In civil law jurisdictions, such contracts are invariably never enforceable, because this contradicts the public policy principle (lit. "public order and good morals"), one of the basic principles of the civil law of continental jurisdictions, cf. e.g., Article 6 of the French Civil Code, Art. 138 of the German Civil Code, and Art. 90 of the Civil Code of Japan.
Personal freedom could not be deprived without due process and according to law; moreover, it is a crime to do so in almost any jurisdiction. If such a contract would be allowed, then it would be a major breach of public order (and the law). Therefore, it is imperative that such contracts could not be allowed.
If a contract breaches the law and the public order, then it is deemed void. It is not only unenforceable, but also considered to be technically non-existent. If one party has already been imprisoned, they are entitled to damages due to tort/delict, since the contract was void and the captor had no valid reason to imprison. (Of course, the imprisoning party will likely also be prosecuted.)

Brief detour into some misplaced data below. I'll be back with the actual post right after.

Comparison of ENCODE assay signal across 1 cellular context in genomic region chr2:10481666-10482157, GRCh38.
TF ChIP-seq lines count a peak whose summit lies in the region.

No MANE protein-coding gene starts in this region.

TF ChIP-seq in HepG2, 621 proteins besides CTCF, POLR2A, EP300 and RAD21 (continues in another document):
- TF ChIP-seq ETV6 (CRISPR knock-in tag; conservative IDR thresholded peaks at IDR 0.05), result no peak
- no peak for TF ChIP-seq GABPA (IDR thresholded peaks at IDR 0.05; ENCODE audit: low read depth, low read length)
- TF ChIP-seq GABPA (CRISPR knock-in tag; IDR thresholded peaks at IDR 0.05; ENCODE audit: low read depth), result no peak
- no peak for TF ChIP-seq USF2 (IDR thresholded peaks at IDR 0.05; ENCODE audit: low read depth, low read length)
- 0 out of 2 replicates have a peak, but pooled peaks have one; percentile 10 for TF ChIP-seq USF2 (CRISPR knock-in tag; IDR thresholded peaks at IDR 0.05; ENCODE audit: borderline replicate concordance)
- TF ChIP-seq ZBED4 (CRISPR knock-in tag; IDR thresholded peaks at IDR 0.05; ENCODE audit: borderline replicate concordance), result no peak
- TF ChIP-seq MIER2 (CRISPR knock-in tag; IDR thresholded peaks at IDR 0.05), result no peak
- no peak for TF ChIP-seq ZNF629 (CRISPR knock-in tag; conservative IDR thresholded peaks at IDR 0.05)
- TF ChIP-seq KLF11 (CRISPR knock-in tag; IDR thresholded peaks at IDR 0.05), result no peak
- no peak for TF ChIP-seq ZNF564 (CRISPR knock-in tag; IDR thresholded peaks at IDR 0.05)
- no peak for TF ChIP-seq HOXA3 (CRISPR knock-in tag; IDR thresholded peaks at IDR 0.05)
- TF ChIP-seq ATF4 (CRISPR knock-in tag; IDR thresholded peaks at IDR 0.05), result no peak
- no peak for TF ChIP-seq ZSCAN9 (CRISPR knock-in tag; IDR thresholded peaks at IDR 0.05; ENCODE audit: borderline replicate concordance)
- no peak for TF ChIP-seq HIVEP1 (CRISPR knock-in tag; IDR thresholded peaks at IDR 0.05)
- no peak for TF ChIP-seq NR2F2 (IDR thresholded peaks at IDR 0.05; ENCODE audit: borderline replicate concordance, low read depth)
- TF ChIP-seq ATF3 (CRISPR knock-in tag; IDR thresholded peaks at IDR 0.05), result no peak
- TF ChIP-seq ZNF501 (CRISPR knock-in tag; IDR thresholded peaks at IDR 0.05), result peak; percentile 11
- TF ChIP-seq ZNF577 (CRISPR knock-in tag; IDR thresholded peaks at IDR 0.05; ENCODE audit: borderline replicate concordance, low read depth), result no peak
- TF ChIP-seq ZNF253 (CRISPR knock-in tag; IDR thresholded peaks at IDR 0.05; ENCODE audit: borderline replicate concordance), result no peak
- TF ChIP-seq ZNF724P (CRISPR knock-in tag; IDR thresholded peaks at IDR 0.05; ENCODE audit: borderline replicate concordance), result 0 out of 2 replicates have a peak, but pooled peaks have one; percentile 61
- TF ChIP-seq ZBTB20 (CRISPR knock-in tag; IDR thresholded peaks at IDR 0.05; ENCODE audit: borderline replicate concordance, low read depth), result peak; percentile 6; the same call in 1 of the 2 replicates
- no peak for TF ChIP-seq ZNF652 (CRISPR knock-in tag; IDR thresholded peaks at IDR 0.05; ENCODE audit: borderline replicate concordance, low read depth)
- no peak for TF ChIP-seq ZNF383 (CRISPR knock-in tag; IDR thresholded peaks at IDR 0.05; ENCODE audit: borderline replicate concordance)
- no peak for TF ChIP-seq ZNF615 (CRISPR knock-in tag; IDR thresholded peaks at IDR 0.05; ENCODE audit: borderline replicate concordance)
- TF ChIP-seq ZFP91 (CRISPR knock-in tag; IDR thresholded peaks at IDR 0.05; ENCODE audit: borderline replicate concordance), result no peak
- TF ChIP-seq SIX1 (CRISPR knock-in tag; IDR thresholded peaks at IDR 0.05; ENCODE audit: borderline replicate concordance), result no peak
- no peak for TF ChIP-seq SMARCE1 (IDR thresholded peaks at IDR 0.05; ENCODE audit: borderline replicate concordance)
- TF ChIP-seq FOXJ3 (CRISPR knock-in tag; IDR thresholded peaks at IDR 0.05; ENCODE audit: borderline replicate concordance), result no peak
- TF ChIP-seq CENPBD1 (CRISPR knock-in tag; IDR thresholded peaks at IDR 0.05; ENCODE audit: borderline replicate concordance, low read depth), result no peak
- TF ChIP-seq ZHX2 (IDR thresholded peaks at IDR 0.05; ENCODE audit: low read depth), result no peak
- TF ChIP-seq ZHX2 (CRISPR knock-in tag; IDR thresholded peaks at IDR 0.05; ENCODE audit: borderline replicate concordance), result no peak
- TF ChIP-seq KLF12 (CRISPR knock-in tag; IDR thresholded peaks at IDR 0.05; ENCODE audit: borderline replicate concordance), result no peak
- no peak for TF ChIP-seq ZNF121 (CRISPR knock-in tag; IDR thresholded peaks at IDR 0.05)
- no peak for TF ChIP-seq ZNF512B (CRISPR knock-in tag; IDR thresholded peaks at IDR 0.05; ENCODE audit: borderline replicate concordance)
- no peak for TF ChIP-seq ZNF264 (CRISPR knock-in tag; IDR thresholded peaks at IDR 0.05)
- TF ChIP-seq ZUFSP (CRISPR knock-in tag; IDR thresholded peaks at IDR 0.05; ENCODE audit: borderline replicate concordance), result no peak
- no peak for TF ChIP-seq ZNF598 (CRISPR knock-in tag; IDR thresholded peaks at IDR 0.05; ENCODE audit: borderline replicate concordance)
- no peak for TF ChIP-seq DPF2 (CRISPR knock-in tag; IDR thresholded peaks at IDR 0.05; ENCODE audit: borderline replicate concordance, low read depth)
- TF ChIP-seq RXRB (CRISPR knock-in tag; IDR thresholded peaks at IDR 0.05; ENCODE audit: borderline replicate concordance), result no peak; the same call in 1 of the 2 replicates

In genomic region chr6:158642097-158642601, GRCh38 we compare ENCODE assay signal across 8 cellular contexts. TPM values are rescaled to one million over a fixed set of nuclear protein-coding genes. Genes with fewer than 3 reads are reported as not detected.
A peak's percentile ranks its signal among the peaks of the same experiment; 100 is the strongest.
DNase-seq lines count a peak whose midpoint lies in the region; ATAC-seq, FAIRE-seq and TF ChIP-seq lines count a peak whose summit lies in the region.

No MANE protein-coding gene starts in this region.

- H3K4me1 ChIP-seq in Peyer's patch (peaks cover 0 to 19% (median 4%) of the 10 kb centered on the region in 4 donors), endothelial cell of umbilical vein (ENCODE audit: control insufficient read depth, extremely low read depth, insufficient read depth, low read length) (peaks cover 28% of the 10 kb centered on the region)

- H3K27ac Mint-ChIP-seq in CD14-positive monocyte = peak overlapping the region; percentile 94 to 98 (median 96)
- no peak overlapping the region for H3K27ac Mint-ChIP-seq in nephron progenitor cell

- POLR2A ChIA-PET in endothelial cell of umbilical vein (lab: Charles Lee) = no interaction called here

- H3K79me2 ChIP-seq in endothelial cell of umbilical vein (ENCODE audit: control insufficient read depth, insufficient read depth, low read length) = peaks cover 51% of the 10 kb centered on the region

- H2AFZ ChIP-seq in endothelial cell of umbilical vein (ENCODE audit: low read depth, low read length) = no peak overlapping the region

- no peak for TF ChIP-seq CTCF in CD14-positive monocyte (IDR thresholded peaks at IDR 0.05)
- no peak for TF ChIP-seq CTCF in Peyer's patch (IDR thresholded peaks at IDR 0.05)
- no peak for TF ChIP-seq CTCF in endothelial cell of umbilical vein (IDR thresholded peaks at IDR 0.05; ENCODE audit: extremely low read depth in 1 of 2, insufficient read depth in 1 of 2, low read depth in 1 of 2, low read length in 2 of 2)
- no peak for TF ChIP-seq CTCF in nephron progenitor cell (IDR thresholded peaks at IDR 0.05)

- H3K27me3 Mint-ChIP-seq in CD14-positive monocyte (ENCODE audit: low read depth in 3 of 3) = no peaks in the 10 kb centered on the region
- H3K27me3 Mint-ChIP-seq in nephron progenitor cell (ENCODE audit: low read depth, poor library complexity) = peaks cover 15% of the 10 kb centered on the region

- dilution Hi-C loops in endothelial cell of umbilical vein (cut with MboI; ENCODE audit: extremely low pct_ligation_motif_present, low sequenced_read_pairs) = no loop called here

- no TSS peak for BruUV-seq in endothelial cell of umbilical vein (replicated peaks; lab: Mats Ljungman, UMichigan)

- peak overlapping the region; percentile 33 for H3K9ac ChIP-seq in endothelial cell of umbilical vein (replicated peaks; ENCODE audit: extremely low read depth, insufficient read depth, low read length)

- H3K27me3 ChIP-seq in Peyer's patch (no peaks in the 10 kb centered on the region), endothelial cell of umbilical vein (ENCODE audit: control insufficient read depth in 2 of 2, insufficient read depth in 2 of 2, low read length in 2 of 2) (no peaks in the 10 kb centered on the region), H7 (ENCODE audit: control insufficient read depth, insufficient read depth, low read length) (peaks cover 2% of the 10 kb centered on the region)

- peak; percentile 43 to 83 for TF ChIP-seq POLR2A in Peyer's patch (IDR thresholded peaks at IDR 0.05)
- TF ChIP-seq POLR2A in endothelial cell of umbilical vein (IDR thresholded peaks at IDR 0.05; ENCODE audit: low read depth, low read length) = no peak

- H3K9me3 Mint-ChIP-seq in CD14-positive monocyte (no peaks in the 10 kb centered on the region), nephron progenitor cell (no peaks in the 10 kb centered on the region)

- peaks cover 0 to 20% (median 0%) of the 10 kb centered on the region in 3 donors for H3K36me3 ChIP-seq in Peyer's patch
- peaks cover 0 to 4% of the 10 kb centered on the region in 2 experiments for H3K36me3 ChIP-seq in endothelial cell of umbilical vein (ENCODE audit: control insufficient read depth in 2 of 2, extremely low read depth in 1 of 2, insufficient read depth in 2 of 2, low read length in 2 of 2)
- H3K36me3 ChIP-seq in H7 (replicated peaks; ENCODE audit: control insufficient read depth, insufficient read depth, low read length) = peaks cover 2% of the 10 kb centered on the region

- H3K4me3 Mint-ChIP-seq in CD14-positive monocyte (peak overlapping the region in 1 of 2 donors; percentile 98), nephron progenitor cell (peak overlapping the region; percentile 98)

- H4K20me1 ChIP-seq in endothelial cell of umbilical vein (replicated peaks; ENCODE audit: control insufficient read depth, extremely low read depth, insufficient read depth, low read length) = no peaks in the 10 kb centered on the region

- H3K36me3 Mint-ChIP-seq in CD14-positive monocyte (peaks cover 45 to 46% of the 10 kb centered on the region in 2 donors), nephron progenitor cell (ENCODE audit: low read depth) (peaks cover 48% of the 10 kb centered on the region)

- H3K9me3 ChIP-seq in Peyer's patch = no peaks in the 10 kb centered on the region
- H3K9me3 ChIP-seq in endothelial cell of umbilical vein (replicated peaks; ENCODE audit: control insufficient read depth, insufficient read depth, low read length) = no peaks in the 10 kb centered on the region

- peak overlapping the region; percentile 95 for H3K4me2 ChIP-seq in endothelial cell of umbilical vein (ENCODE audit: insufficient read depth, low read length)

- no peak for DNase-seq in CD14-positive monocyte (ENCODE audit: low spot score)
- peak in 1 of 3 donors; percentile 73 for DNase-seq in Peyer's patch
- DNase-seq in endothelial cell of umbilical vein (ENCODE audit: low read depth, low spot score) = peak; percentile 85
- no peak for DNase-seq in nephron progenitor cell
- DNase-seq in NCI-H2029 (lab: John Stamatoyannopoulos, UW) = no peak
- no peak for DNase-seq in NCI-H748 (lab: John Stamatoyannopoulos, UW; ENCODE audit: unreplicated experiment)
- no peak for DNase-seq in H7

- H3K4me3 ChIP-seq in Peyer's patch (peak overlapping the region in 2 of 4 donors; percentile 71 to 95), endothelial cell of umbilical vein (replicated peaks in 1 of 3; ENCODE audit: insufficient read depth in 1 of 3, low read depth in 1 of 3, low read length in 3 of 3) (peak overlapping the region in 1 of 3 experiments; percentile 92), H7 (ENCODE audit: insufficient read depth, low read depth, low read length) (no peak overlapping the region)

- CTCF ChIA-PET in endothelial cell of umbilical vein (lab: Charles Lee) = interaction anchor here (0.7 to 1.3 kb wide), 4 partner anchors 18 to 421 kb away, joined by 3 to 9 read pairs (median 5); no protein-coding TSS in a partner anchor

In some civil law jurisdictions, a legal act void in part is considered void in its entirety. (By jurisprudence constante in some jurisdictions, but also codified in some jurisdictions, cf. Art. 139 of the German Civil Code). However, in other jurisdictions, a legal act that is void in part is only partially void (cf. Art. 156 of the Civil Code of the People's Republic of China). But regardless, it is highly likely that a contract with such outrageous terms would be considered to be negotiated in ill faith, thus rendering the entire contract void.
So, in conclusion, the said articles in the contract is not enforceable, fully null and void, and very likely the entire contract is also null and void.